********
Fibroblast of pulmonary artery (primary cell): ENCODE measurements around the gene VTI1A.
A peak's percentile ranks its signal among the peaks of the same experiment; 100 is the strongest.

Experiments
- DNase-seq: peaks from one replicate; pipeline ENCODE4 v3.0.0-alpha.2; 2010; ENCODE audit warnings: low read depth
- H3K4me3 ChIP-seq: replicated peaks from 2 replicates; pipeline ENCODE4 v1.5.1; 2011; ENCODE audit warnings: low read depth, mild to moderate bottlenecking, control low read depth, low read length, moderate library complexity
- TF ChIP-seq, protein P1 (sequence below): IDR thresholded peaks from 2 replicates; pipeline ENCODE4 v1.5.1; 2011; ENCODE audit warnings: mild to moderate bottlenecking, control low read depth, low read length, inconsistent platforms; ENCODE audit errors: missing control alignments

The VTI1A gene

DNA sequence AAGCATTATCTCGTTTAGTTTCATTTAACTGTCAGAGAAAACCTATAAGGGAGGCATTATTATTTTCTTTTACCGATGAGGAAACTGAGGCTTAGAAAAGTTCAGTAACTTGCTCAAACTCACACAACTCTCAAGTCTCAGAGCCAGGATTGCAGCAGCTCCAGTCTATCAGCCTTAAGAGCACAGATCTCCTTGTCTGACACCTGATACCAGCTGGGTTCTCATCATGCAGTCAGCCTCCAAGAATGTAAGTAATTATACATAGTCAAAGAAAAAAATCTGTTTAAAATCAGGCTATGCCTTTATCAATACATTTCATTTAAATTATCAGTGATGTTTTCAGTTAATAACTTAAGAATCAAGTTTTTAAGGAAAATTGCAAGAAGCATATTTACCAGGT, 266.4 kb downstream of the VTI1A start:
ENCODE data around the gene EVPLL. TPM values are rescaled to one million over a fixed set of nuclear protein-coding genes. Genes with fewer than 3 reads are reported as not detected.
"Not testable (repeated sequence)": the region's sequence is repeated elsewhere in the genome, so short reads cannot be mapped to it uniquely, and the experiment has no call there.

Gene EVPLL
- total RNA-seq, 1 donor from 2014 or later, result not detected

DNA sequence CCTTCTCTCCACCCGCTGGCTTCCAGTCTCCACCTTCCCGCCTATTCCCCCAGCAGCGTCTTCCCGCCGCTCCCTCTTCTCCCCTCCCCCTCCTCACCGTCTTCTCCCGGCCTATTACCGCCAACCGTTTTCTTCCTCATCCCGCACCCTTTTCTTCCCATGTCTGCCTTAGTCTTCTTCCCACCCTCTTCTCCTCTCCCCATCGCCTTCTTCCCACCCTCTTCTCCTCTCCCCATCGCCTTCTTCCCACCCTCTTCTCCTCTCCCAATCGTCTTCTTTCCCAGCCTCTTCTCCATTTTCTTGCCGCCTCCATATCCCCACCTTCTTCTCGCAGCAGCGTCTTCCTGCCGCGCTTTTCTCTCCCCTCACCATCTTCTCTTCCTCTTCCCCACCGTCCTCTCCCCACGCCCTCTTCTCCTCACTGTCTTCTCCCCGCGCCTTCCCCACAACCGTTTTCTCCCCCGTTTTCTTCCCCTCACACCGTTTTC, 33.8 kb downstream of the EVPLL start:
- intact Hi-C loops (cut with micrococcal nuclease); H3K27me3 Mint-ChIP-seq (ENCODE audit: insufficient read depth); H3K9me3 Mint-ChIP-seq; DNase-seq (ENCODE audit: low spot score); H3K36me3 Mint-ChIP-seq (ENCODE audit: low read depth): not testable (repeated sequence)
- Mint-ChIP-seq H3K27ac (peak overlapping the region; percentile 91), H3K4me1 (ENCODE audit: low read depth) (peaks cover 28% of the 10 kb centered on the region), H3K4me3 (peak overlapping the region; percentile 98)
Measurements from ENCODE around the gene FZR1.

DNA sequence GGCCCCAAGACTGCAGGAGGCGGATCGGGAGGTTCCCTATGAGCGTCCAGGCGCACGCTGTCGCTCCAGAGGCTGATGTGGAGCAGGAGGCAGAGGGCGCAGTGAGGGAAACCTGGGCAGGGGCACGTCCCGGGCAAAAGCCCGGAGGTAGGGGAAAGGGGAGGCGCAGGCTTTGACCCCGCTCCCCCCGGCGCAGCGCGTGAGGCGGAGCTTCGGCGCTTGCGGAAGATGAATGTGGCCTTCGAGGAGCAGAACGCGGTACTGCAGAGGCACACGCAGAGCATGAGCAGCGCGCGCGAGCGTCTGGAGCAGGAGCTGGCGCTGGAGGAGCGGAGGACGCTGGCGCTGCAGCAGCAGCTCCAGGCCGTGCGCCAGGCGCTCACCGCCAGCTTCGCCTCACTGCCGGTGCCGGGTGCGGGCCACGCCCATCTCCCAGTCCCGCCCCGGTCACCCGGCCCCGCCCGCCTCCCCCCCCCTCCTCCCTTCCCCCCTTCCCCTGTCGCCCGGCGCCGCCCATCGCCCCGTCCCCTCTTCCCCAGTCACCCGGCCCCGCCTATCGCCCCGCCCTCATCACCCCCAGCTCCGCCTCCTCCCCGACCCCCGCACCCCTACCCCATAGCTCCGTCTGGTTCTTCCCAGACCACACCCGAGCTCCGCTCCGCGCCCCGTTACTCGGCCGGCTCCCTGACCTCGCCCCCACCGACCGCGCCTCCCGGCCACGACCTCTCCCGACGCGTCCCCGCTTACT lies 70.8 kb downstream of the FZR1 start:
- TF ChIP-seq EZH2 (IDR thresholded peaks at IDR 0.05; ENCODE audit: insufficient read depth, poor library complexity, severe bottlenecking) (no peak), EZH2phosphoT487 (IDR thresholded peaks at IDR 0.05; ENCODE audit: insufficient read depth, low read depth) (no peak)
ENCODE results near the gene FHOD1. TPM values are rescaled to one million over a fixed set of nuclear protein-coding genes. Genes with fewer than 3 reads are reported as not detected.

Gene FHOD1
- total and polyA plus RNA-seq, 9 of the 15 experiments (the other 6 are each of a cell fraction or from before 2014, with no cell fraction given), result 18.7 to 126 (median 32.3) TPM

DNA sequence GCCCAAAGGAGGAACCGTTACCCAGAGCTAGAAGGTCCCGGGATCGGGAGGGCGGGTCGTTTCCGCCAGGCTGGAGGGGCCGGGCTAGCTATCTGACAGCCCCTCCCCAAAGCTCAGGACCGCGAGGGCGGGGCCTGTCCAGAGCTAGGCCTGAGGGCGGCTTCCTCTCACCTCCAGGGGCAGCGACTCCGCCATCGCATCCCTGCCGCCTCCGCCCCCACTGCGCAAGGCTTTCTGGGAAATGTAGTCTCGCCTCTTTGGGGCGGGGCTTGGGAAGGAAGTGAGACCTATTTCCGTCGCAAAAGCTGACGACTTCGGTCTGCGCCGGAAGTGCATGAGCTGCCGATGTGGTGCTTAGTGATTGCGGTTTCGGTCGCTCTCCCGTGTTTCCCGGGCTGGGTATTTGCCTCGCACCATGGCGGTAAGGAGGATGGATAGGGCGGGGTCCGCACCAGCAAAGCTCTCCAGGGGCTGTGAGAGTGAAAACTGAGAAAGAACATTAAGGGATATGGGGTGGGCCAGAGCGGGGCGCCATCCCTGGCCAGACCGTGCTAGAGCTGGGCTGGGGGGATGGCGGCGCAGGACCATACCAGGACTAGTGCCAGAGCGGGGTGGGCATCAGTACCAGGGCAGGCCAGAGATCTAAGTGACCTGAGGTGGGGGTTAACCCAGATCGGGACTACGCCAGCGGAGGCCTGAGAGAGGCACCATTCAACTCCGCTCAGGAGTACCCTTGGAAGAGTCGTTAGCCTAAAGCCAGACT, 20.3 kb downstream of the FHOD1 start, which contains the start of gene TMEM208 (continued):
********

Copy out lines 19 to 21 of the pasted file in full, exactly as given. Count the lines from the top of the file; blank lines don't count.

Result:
ENCODE results near the gene FHOD1. TPM values are rescaled to one million over a fixed set of nuclear protein-coding genes. Genes with fewer than 3 reads are reported as not detected.

Gene FHOD1
- total and polyA plus RNA-seq, 9 of the 15 experiments (the other 6 are each of a cell fraction or from before 2014, with no cell fraction given), result 18.7 to 126 (median 32.3) TPM